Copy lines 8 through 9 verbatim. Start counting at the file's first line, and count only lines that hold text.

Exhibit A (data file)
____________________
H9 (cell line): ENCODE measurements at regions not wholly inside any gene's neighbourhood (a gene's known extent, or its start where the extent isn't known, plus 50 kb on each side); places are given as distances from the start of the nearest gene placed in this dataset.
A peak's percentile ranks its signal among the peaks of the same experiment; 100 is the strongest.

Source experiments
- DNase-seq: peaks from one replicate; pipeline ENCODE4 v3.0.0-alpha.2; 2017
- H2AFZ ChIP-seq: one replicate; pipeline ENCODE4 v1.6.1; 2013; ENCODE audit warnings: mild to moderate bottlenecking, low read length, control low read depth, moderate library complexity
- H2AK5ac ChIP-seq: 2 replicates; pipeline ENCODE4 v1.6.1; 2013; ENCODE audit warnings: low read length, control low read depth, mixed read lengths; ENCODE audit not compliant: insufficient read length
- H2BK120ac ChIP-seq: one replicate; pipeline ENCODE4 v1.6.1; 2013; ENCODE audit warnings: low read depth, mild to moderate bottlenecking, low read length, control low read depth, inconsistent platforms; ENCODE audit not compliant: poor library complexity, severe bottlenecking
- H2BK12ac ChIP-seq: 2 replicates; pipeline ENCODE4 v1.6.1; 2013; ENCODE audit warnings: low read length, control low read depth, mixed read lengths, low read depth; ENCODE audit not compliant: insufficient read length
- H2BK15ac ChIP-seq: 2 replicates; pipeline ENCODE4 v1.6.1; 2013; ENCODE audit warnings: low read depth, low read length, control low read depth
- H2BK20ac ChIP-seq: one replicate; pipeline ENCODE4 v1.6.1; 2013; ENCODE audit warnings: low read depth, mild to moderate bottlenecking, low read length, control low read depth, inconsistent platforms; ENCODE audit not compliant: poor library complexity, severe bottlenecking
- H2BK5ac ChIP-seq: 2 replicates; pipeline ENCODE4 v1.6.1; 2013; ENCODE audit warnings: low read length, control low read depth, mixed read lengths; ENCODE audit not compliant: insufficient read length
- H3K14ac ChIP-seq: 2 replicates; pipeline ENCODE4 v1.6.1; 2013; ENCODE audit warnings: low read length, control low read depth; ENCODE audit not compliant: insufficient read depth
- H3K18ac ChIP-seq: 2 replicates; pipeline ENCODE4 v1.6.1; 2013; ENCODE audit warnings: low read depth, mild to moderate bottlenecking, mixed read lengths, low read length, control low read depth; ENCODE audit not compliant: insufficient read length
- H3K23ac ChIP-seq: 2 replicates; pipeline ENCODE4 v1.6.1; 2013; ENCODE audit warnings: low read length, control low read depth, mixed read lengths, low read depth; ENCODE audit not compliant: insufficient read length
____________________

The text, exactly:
- H2BK12ac ChIP-seq: 2 replicates; pipeline ENCODE4 v1.6.1; 2013; ENCODE audit warnings: low read length, control low read depth, mixed read lengths, low read depth; ENCODE audit not compliant: insufficient read length
- H2BK15ac ChIP-seq: 2 replicates; pipeline ENCODE4 v1.6.1; 2013; ENCODE audit warnings: low read depth, low read length, control low read depth